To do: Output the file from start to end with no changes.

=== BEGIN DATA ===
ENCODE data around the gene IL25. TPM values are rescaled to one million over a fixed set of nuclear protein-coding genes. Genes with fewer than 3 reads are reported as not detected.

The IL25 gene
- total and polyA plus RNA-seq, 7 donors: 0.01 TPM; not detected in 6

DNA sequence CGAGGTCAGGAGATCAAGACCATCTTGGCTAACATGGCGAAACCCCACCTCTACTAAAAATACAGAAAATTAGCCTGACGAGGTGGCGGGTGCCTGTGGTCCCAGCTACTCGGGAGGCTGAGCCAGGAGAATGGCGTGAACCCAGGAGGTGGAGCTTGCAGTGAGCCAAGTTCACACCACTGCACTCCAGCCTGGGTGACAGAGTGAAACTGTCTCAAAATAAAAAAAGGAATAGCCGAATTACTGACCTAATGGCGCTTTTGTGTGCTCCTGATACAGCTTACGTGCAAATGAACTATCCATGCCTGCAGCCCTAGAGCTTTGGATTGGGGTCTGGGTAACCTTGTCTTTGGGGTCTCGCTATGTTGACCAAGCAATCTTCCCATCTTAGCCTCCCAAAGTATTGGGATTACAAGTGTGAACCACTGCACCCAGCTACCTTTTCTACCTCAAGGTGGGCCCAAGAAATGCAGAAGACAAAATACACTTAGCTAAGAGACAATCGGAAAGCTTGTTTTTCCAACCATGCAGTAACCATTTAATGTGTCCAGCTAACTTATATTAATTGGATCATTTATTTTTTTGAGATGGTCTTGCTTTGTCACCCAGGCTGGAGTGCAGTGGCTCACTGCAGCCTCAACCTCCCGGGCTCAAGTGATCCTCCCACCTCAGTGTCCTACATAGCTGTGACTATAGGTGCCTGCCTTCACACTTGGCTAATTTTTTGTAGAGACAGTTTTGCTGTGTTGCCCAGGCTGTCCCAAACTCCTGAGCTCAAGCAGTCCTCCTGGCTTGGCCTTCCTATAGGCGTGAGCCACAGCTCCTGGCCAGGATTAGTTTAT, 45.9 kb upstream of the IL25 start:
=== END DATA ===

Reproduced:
ENCODE data around the gene IL25. TPM values are rescaled to one million over a fixed set of nuclear protein-coding genes. Genes with fewer than 3 reads are reported as not detected.

The IL25 gene
- total and polyA plus RNA-seq, 7 donors: 0.01 TPM; not detected in 6

DNA sequence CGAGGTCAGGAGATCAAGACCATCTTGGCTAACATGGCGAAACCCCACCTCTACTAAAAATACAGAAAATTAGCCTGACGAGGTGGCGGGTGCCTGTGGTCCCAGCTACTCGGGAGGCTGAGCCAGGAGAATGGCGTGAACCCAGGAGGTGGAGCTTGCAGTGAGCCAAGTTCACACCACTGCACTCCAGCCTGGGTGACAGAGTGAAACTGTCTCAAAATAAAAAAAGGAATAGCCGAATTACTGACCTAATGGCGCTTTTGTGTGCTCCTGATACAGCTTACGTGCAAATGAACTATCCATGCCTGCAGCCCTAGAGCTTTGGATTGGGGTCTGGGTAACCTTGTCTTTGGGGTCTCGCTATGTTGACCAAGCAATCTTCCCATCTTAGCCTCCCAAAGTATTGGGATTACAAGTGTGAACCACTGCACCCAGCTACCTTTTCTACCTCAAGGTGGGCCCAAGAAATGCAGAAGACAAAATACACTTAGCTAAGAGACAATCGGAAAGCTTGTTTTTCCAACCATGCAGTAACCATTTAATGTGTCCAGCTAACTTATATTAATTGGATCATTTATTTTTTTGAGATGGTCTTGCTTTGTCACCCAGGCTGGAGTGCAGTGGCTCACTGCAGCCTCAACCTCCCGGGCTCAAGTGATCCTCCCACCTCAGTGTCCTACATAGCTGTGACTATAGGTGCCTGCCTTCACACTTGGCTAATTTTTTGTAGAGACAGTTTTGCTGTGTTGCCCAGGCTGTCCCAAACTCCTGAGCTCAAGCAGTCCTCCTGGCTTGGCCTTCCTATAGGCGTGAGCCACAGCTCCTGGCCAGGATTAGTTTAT, 45.9 kb upstream of the IL25 start: